According to Trump’s Commerce Secretary Wilbur Ross, the price increases caused by their steel tariffs will be only be trivial. So nothing to worry about:
Holding up a can of Campbell’s soup, Ross argued that “there are about 2.6 pennies worth of steel. So if that goes up by 25 percent, that’s about six-tenths of one cent on the price on a can of Campbell Soup…All this hysteria is a lot to do about nothing.”
Why tariffs are needed: “The reason we’ve had to go this route is because the conventional trade methods don’t solve the problem of global overcapacity and global dumping. You put a tariff on it coming from one country, they try to ship it through another one. It has to be broad, it has to be global in its reach in order to solve the fundamental problem.”
Fears of retaliation: “I think this is scare tactics by the people who want the status quo, the people who have given away jobs in this country, who have left us with an enormous trade deficit, and one that’s growing. It grew again last year, and if we don’t do something, it will keep growing and keep destroying American jobs.”
I”ve mentioned this twice already today, but it’s worth mentioning again. Just how trivial was Trump’s lumber tariff increase?
““We’re in a lumber supply crisis,” said Stinson Dean, a Kansas City lumber broker, in an analyst note to investors. “None of us have experienced a market like this.” The other side of the equation is supply, which has been cramped by the 20.83% average tariff imposed on Canadian lumber imports by the Trump administration starting in November 2017, but retroactive to January.”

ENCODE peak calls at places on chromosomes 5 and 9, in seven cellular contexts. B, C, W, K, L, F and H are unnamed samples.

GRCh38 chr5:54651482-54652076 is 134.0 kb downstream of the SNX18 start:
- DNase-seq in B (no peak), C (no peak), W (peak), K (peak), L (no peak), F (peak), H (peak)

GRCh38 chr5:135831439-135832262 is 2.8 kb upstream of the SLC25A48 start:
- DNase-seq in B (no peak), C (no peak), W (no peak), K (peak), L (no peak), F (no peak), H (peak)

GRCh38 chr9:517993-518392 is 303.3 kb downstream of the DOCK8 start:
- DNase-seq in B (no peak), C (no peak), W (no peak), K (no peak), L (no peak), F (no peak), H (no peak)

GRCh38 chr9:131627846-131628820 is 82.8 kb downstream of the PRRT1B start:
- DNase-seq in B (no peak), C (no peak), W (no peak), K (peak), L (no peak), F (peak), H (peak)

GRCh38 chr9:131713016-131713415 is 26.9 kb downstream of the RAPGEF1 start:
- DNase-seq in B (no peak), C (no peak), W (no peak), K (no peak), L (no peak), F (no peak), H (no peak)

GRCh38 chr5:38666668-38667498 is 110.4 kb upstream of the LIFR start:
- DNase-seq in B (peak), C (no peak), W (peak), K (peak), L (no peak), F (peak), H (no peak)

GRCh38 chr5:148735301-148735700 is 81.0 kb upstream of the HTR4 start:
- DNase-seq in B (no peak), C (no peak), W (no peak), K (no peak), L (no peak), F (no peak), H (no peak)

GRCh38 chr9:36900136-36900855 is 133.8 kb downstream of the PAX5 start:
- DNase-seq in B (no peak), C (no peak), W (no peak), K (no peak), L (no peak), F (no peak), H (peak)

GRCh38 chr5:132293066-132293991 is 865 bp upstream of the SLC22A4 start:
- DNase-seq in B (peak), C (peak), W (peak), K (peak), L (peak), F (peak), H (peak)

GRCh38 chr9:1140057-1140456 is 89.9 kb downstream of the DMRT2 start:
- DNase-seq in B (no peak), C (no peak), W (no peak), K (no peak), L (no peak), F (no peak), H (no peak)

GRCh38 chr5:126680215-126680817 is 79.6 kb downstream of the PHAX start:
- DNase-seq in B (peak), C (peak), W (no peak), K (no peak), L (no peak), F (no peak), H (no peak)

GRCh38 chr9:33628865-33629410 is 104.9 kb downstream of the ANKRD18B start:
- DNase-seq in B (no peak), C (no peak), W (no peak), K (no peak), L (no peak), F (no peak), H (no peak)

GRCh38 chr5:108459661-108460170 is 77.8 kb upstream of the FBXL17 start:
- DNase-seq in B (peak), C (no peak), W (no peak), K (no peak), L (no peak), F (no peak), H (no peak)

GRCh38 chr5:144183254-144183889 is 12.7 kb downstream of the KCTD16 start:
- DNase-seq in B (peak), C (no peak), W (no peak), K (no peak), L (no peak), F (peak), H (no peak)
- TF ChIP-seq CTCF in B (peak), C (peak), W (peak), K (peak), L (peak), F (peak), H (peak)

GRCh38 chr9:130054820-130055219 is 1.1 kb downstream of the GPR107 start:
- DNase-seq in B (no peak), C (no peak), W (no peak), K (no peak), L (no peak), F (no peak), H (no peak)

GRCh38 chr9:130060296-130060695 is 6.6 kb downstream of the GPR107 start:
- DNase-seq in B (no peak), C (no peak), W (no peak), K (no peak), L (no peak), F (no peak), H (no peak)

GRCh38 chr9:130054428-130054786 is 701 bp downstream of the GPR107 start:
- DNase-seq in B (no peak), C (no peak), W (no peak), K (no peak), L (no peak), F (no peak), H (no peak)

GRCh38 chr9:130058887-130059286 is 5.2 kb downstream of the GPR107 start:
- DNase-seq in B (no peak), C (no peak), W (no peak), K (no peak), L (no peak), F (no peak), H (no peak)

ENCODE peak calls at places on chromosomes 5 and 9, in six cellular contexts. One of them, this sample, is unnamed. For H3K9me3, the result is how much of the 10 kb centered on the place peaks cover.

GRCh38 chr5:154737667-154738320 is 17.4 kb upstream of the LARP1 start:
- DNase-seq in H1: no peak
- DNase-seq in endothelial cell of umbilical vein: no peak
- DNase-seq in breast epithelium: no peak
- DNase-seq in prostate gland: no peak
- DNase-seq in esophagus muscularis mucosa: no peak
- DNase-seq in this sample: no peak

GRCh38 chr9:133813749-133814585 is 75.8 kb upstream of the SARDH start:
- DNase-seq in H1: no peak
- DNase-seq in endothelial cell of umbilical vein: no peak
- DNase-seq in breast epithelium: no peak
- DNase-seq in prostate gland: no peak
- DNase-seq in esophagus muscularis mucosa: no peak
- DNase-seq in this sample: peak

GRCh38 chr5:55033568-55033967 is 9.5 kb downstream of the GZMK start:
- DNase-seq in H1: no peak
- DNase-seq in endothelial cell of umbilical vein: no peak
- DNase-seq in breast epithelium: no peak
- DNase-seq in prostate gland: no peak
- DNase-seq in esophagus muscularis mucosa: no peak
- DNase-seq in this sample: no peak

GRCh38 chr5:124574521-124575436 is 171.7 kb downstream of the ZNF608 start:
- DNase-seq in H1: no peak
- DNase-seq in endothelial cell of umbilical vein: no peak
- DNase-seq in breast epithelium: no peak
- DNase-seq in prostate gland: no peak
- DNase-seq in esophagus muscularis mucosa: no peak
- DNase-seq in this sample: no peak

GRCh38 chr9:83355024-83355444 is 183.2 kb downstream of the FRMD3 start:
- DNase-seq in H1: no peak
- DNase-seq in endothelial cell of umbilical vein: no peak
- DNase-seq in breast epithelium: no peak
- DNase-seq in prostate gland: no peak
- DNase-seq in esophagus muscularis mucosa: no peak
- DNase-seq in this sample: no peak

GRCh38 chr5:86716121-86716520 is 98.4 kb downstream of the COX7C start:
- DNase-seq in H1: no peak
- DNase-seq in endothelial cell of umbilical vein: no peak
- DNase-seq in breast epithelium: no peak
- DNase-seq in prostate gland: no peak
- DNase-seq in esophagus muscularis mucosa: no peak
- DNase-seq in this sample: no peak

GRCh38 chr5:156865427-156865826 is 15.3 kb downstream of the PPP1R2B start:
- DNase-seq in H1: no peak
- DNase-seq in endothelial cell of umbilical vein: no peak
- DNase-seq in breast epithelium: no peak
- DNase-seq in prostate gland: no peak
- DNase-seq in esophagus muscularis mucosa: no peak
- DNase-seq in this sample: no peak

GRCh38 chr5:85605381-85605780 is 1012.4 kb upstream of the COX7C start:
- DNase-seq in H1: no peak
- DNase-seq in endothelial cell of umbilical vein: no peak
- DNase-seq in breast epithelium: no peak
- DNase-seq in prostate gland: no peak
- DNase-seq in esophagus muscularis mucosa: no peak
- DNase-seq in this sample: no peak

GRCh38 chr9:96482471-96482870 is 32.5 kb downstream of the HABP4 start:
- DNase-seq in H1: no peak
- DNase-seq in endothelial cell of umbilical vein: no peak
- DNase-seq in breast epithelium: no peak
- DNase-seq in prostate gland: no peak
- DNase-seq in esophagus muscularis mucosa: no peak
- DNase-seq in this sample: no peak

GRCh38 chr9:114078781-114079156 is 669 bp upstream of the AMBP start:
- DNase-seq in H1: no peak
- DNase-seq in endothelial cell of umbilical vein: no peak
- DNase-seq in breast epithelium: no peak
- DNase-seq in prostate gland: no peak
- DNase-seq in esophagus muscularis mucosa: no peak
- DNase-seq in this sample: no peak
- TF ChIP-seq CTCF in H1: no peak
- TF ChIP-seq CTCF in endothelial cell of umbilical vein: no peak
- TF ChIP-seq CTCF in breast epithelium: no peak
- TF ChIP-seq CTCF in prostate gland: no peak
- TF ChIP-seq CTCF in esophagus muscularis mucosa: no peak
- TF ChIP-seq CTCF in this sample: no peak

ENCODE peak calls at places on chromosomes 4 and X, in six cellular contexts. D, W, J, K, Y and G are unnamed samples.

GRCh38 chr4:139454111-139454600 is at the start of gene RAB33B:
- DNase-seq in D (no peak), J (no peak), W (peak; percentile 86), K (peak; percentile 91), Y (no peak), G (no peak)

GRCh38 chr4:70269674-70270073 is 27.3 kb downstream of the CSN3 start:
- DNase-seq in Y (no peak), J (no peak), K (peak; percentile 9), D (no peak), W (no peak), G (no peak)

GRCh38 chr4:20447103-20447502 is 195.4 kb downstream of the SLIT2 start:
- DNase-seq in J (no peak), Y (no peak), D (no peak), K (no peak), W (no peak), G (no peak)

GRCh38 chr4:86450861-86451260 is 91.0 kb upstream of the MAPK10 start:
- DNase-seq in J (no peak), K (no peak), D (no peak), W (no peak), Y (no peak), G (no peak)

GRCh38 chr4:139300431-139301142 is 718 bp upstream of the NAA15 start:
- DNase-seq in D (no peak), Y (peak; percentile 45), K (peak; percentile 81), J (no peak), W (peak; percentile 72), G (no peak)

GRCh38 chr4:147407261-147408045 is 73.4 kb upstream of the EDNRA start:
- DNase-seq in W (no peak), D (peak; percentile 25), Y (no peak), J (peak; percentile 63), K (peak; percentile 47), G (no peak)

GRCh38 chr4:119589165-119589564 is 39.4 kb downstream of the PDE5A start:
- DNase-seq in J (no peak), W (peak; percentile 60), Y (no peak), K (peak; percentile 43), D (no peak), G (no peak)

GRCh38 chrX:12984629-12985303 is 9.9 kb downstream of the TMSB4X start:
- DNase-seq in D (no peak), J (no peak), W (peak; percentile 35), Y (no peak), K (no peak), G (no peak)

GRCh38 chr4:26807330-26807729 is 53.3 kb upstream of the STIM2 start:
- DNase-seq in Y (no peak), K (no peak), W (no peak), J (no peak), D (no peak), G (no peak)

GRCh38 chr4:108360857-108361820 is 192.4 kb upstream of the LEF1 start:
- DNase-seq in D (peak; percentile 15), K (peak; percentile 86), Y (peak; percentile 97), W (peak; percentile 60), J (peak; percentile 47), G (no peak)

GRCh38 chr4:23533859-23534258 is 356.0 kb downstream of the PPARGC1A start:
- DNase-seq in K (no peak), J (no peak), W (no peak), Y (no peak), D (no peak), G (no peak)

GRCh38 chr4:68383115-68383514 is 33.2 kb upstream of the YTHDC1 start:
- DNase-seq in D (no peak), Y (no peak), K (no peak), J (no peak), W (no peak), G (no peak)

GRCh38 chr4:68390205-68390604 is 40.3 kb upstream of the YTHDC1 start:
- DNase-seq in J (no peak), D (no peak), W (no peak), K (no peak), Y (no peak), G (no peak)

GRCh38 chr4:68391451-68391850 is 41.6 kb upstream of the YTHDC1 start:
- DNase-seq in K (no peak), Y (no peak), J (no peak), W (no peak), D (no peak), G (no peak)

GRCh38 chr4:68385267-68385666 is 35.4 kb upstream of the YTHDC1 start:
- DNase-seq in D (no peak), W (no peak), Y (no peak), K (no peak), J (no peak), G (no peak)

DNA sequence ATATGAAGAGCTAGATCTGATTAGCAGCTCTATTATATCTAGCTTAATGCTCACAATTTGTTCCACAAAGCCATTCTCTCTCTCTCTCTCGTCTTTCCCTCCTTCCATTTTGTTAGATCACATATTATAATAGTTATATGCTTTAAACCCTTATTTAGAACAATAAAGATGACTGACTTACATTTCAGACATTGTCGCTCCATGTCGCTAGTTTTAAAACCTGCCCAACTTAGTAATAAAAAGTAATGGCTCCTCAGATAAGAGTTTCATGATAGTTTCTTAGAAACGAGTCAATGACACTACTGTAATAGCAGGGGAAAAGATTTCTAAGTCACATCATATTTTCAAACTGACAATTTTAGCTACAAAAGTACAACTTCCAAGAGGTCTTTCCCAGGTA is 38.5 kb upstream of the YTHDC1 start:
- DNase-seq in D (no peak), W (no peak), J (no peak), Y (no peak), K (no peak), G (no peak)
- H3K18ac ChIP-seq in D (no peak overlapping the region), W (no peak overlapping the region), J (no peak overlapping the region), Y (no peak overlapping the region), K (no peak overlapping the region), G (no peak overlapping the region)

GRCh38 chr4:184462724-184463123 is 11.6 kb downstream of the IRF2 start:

For sure, the lumber market is suffering from several different problems, whether it be wildfires or beetles. But Trump’s tariff on Canadian lumber has helped propel the lumber industry into a crisis, where prices are higher than they’ve ever been:
Lumber prices are the highest they’ve ever been in the United States—let that sink in for a moment. Futures contracts for 1,000 board feet of lumber are trading at $513. For perspective, according to Wood Markets, in the 1980s it was rare for average monthly prices to exceed $200 (it only happened in 14 months that decade); in the 1990s, U.S. prices managed to crack $400 for 14 months that decade; in the 2000s, the housing crisis put downward pressure on lumber prices, which only broke $400 8 months that decade, and dropped under $200 for 11 months.
Ted Ostranger, a market manager for 84 Lumber, said, “Usually prices drop in January. This year is a different scenario, and most people are shocked by the fact the lumber market is not coming off any this year.”
So ya’ll remember what Wilbur Ross said when Trump’s trade war on steel and aluminum gets going in full gear and prices begin to rise substantially.